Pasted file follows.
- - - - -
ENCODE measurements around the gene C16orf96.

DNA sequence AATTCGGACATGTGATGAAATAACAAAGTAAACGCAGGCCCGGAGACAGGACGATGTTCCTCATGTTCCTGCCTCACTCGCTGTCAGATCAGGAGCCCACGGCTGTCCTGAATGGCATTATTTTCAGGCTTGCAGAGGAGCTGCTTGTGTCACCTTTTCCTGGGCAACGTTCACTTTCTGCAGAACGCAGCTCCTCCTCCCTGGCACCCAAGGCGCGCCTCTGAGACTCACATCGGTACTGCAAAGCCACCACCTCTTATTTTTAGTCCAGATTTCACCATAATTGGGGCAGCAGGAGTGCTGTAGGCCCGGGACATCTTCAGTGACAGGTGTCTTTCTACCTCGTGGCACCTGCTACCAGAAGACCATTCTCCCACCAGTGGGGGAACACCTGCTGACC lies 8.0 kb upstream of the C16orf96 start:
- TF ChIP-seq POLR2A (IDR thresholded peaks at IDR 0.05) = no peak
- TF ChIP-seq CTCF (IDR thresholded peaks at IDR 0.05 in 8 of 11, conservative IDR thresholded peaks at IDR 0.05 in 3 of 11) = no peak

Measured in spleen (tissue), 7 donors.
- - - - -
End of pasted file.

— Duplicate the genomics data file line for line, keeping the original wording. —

ENCODE measurements around the gene C16orf96.

DNA sequence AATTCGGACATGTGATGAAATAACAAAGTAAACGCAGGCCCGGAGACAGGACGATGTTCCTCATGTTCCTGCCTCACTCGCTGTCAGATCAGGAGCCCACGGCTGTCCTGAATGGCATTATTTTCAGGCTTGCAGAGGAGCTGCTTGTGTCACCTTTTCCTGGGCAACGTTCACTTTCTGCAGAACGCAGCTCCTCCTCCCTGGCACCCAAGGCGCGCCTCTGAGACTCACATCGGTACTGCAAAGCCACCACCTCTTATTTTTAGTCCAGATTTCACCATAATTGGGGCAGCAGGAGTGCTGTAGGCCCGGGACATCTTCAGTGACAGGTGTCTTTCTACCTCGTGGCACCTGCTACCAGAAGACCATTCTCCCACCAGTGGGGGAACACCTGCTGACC lies 8.0 kb upstream of the C16orf96 start:
- TF ChIP-seq POLR2A (IDR thresholded peaks at IDR 0.05) = no peak
- TF ChIP-seq CTCF (IDR thresholded peaks at IDR 0.05 in 8 of 11, conservative IDR thresholded peaks at IDR 0.05 in 3 of 11) = no peak

Measured in spleen (tissue), 7 donors.